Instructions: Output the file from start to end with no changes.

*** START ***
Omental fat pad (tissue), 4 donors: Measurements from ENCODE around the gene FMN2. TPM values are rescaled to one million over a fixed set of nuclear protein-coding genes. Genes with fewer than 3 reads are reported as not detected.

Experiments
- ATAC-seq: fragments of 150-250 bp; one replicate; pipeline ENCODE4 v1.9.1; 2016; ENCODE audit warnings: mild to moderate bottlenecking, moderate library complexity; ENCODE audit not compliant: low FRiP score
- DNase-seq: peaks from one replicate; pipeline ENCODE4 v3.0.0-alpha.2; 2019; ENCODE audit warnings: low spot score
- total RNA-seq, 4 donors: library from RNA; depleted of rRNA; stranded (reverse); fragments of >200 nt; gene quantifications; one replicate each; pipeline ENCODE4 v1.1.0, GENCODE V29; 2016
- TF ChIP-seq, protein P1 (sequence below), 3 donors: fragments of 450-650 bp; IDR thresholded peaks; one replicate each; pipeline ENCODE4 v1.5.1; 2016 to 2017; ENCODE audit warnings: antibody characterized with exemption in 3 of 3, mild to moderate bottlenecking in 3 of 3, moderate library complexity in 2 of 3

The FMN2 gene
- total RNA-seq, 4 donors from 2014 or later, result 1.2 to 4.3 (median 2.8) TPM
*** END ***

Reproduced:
Omental fat pad (tissue), 4 donors: Measurements from ENCODE around the gene FMN2. TPM values are rescaled to one million over a fixed set of nuclear protein-coding genes. Genes with fewer than 3 reads are reported as not detected.

Experiments
- ATAC-seq: fragments of 150-250 bp; one replicate; pipeline ENCODE4 v1.9.1; 2016; ENCODE audit warnings: mild to moderate bottlenecking, moderate library complexity; ENCODE audit not compliant: low FRiP score
- DNase-seq: peaks from one replicate; pipeline ENCODE4 v3.0.0-alpha.2; 2019; ENCODE audit warnings: low spot score
- total RNA-seq, 4 donors: library from RNA; depleted of rRNA; stranded (reverse); fragments of >200 nt; gene quantifications; one replicate each; pipeline ENCODE4 v1.1.0, GENCODE V29; 2016
- TF ChIP-seq, protein P1 (sequence below), 3 donors: fragments of 450-650 bp; IDR thresholded peaks; one replicate each; pipeline ENCODE4 v1.5.1; 2016 to 2017; ENCODE audit warnings: antibody characterized with exemption in 3 of 3, mild to moderate bottlenecking in 3 of 3, moderate library complexity in 2 of 3

The FMN2 gene
- total RNA-seq, 4 donors from 2014 or later, result 1.2 to 4.3 (median 2.8) TPM